After visiting the top of the Empire State Building, Jack and I slowly meandered about the city as we made our way back downtown toward Aunt Joan’s apartment on 25th Street. Reaching the intersection of Fifth Avenue and Broadway at 23rd Street, we were greeted by an oasis in the city surrounded by spectacular architecture and filled with historical and impressive monuments and sculptures. Home to a kiosk housing the renowned Shake Shack restaurant, the lively and beautiful Madison Square Park is a wonderful place that Jack and I wandered into and then stayed a while. Kudos to the Madison Square Park Conservancy for all of the work they do to keep this park so vital and alive.

The bridge to Brooklyn


Spanning the East River between Manhattan and Brooklyn, this marvel of engineering provides a connection between two famous New York City boroughs. Partly constructed of giant granite blocks quarried off the Maine coast on the island of Vinalhaven, the 1595.5 foot long national historic landmark was completed in 1883. Orginally known as the “New York and Brooklyn Bridge” and also as the “East River Bridge” – this iconic symbol of the urban landscape was officially named “The Brooklyn Bridge” by the city government in 1915. We of course did the touristy thing, and with mid-November temperatures that soared to almost seventy degrees, we enjoyed the stroll from Manhattan all the way across the bridge to the East River State Park in Brooklyn.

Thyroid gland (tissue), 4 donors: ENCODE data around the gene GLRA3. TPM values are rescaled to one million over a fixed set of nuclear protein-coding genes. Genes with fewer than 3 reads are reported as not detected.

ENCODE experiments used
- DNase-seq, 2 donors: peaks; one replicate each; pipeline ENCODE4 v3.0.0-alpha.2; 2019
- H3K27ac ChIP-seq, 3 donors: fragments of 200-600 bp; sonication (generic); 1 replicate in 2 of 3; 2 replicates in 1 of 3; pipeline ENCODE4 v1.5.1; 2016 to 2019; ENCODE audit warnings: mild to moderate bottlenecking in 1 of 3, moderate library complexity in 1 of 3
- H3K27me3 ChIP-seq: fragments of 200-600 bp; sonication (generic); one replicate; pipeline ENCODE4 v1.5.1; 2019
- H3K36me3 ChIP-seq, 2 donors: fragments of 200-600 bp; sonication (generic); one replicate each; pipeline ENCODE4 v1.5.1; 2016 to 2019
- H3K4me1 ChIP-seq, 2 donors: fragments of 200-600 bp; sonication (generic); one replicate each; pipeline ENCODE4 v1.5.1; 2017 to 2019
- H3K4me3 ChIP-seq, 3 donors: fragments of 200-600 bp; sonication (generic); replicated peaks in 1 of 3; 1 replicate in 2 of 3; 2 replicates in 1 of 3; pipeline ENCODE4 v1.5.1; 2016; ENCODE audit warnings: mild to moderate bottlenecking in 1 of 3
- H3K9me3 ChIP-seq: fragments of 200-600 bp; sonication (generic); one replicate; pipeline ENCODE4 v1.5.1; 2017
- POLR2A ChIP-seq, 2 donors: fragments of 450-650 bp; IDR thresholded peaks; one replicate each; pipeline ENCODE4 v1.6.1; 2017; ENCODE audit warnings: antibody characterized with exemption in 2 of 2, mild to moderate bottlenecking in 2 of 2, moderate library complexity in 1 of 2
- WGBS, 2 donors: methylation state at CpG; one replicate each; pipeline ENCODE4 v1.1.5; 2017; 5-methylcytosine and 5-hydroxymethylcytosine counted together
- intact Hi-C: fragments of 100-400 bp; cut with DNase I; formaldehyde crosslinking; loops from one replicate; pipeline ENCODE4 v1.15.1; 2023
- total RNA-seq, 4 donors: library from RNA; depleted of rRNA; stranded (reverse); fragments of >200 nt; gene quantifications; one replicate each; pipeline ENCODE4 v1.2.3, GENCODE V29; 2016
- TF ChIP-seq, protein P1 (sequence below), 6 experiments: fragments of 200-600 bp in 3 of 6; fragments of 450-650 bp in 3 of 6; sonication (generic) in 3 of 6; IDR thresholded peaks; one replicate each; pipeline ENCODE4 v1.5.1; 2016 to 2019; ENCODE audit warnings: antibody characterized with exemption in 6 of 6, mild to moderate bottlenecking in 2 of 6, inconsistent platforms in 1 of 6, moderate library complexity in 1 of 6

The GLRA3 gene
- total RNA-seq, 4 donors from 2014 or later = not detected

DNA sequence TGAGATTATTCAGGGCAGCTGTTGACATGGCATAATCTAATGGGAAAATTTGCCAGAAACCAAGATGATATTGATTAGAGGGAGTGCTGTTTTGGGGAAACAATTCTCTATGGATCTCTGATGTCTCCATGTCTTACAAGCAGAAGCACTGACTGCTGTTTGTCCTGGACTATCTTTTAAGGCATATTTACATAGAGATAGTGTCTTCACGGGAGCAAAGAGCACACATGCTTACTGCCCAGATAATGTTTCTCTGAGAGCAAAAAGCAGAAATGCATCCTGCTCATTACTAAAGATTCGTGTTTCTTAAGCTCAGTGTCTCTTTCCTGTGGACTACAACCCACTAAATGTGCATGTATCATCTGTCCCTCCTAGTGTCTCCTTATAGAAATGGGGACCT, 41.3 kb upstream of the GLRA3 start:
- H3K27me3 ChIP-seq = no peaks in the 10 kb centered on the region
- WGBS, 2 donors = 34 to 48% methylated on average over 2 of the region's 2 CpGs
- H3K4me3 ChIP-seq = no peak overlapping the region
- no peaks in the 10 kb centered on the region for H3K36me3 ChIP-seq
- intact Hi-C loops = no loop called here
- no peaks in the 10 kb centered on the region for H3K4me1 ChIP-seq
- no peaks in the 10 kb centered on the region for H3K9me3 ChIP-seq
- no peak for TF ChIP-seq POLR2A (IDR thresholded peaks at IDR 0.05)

As you can imagine, the views were incredible, as was the food we sampled at Smorgasburg, an amazing outdoor “farmer’s market” for foodies located in the shadow of the Brooklyn Bridge. Filled with smells and tastes to die for, there were 50+ vendors selling handmade food with origins from all over the world. As we relaxed under the Brooklyn Bridge (with the view above), we chowed on the best Falafel tacos ever, tasty Texas barbeque brisket sandwiches, the creamiest of New York cheesecake, and a gourmet peanut butter and jelly smore that was ridiculously delicious. Yum, yum…

High above the city streets


Located on the lower west side of New York City is one of the absolutely coolest public spaces you’re ever going to find. The High Line is a unique park built on an historic but decommissioned freight rail line elevated above the streets on the lower west side of Manhattan. The idea of turning the old train tracks of what was once New York City’s “Life-Line” into a green area and public park was an innovative one, and when we first visited this amazing place a few years ago, we were intrigued by what we saw. Our return visit only reinforced our feelings of admiration for this spectacular preservation project and those who champion its cause.